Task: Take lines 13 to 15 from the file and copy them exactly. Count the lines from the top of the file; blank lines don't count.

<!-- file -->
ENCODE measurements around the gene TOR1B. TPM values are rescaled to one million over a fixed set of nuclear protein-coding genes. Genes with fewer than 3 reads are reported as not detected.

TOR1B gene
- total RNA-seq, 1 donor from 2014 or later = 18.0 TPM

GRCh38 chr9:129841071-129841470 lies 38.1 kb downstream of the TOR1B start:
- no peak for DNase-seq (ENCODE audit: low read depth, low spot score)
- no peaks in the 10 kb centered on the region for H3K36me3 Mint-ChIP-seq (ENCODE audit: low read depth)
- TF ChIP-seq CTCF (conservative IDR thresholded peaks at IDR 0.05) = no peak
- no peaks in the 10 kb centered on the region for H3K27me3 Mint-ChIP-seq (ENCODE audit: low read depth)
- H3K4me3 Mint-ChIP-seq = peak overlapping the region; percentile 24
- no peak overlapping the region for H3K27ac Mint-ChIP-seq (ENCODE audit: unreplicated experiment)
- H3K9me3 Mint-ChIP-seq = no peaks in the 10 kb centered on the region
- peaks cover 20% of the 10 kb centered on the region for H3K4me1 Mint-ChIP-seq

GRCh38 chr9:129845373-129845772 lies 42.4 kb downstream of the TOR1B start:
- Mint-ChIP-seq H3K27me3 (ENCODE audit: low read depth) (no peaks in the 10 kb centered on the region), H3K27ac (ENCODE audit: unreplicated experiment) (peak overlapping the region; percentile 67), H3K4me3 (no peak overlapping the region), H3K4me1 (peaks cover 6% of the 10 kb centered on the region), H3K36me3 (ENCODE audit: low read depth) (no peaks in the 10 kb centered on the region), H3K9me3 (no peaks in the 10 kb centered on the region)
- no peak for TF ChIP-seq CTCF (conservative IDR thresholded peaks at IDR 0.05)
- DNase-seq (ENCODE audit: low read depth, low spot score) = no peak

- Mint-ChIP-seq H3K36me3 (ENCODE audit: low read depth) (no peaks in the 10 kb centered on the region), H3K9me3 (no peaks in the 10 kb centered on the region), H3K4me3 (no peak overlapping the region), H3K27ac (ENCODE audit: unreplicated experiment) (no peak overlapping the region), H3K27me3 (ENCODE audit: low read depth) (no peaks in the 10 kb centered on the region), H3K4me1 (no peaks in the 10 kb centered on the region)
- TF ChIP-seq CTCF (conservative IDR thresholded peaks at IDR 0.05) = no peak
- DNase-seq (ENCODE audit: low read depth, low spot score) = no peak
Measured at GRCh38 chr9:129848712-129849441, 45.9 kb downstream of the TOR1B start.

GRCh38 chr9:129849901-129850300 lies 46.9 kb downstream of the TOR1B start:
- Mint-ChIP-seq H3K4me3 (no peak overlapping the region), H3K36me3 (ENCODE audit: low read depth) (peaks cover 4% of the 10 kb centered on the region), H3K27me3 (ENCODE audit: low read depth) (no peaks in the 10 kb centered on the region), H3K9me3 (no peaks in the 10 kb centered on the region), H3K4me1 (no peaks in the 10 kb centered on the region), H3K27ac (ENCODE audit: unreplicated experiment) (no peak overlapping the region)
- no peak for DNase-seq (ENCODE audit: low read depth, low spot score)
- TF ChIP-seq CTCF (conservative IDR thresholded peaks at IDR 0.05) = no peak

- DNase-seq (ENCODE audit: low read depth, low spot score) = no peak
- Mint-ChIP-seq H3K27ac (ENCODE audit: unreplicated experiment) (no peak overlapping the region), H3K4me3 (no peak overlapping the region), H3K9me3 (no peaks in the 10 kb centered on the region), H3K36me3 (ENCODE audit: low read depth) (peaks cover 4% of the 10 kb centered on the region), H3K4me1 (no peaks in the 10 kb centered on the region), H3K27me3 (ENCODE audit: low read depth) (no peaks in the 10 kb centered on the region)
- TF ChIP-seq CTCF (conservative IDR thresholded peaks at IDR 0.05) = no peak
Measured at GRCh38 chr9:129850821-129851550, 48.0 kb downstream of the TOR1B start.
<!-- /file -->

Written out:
GRCh38 chr9:129845373-129845772 lies 42.4 kb downstream of the TOR1B start:
- Mint-ChIP-seq H3K27me3 (ENCODE audit: low read depth) (no peaks in the 10 kb centered on the region), H3K27ac (ENCODE audit: unreplicated experiment) (peak overlapping the region; percentile 67), H3K4me3 (no peak overlapping the region), H3K4me1 (peaks cover 6% of the 10 kb centered on the region), H3K36me3 (ENCODE audit: low read depth) (no peaks in the 10 kb centered on the region), H3K9me3 (no peaks in the 10 kb centered on the region)
- no peak for TF ChIP-seq CTCF (conservative IDR thresholded peaks at IDR 0.05)